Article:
Bruce doomed his reputation in Australia with the release of an album (and song) titled "Born in the USA". As Amerian audiences mistook it for another opportunity to be patriotic, Australian audiences saw it as an affirmation of their belief that "the bloody yanks are up themselves".
What they missed was one of the most vital rock songs of the 80's. Lyrically, it was the tale of one man being screwed by his country. Sonically, it was the scream of a man who's had enough but can't do a thing about it.
Over the course of that album, Springsteen pulled together the themes that had dominated his work for over ten years into the most accessible album of his career. With the subsequent live set, he confirmed that yes, he was one of the best rock performers in the world.
What the public missed was the depth of his talent. As they screamed for more in stadiums around the world, it was forgotten that his previous album, the stark acoustic Nebraska had been ignored by the very same people. They would have been surprised to learn that the title track of "Born in the USA" was recorded before the release of Nebraska.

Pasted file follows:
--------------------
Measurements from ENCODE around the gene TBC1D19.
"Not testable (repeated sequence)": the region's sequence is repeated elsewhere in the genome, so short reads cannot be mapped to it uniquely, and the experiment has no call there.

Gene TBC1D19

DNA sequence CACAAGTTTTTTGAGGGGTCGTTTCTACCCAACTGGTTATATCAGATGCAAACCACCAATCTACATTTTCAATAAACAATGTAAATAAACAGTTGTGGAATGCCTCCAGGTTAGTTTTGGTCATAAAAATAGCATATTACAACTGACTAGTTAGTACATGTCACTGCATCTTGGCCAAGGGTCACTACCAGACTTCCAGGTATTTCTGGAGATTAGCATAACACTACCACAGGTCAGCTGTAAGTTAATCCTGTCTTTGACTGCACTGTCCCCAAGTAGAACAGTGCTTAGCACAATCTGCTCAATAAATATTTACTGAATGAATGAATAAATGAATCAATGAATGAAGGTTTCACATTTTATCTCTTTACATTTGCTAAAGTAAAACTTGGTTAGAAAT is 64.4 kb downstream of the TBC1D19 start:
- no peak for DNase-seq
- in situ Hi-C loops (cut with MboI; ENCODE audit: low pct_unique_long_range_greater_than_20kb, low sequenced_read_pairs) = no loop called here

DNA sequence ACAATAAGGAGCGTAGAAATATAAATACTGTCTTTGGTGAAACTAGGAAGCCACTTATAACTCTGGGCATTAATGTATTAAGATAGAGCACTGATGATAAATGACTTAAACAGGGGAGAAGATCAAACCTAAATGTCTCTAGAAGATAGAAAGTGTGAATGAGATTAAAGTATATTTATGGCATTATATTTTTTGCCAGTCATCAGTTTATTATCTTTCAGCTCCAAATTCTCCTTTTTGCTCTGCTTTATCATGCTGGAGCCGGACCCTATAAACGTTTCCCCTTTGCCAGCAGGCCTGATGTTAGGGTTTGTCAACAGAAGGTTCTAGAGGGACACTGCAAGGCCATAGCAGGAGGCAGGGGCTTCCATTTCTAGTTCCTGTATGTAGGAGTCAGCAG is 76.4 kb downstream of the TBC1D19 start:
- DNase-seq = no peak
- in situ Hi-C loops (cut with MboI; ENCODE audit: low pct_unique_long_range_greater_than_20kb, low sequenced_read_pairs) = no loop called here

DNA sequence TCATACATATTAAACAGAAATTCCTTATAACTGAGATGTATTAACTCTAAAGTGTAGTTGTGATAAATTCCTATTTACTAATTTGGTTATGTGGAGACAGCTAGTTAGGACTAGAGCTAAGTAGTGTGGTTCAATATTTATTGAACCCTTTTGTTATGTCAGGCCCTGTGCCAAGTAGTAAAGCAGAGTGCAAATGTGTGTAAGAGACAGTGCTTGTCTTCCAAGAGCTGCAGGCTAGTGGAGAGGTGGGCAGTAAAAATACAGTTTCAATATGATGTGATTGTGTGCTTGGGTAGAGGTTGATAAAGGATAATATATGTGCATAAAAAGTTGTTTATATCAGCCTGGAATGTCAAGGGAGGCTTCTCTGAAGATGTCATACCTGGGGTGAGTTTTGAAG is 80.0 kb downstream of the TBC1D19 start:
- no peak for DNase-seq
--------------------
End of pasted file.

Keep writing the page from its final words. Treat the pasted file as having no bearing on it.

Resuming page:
Since the live box set, Springsteen has turned introspective, honing his considerable songwriting skills in the search for the meaning behind everything he created in the preceding years. Those who remember "Streets of Philadelphia" as a gentle, touching song should have his Tunnel of Love album as well.
Like all of his previous albums, Tunnel of Love enjoyed substantial praise from the critics. It stands as my favourite Springsteen album. It is subtle and thoughtful and moving - worlds away from the dynamite of "Born in the USA". It is one of the few albums that touches me on an emotional level.
Anyway, enough of my rambling. I'm just trying to change the perception people have of this performer.
Back to David's Bruce Springsteen page